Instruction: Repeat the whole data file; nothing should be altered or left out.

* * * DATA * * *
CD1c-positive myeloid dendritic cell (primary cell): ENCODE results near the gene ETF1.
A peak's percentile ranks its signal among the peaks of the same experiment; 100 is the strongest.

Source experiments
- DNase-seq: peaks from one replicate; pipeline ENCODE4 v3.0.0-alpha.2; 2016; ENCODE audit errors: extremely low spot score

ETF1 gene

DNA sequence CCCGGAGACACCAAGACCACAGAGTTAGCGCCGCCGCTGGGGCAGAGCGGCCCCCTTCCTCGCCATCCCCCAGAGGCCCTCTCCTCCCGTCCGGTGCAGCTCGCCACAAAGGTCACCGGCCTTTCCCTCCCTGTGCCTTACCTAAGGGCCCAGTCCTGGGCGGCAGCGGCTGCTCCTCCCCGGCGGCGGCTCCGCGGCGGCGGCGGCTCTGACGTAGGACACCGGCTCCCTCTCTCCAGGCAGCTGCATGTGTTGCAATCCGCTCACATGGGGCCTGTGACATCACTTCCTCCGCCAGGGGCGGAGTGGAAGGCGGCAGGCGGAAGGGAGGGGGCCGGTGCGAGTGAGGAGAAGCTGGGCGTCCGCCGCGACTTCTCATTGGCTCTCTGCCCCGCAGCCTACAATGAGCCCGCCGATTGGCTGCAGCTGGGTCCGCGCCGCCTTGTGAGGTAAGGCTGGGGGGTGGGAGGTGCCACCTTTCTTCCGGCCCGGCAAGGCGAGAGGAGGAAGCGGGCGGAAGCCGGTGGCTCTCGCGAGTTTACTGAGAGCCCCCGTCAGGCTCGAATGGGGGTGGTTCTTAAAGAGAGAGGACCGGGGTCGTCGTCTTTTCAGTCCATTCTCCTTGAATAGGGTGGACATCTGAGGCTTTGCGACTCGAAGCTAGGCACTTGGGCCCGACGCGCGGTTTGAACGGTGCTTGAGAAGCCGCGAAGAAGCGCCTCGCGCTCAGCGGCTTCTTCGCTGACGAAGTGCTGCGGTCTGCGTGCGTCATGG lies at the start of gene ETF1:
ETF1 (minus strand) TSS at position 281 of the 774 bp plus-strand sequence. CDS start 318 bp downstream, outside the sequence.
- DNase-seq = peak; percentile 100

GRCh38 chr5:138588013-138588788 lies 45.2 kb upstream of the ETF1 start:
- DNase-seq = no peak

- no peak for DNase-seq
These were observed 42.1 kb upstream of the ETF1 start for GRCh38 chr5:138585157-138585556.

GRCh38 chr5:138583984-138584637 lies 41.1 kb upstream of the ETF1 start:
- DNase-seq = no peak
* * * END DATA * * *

CD1c-positive myeloid dendritic cell (primary cell): ENCODE results near the gene ETF1.
A peak's percentile ranks its signal among the peaks of the same experiment; 100 is the strongest.

Source experiments
- DNase-seq: peaks from one replicate; pipeline ENCODE4 v3.0.0-alpha.2; 2016; ENCODE audit errors: extremely low spot score

ETF1 gene

DNA sequence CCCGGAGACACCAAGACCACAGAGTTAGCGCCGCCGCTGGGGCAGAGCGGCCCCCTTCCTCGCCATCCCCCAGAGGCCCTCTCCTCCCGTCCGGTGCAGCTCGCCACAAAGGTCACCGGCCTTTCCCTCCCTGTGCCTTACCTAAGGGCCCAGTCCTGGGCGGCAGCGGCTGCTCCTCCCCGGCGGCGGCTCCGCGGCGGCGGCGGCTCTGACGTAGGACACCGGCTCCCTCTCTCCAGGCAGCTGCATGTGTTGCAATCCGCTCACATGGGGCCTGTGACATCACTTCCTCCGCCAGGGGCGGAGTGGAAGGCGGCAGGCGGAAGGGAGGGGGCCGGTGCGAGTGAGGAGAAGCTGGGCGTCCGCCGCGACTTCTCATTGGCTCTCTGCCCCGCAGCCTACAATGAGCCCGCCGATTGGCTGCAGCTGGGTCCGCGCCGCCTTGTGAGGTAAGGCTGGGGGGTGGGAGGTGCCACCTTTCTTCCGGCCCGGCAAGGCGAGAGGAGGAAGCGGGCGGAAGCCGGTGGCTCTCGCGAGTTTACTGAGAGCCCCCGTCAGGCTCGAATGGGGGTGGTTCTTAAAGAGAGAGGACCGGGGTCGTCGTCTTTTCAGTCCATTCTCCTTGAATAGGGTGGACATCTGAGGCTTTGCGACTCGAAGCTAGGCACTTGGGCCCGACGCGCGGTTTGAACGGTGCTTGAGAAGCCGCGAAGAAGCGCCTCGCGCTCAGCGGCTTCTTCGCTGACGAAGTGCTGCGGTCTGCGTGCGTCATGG lies at the start of gene ETF1:
ETF1 (minus strand) TSS at position 281 of the 774 bp plus-strand sequence. CDS start 318 bp downstream, outside the sequence.
- DNase-seq = peak; percentile 100

GRCh38 chr5:138588013-138588788 lies 45.2 kb upstream of the ETF1 start:
- DNase-seq = no peak

- no peak for DNase-seq
These were observed 42.1 kb upstream of the ETF1 start for GRCh38 chr5:138585157-138585556.

GRCh38 chr5:138583984-138584637 lies 41.1 kb upstream of the ETF1 start:
- DNase-seq = no peak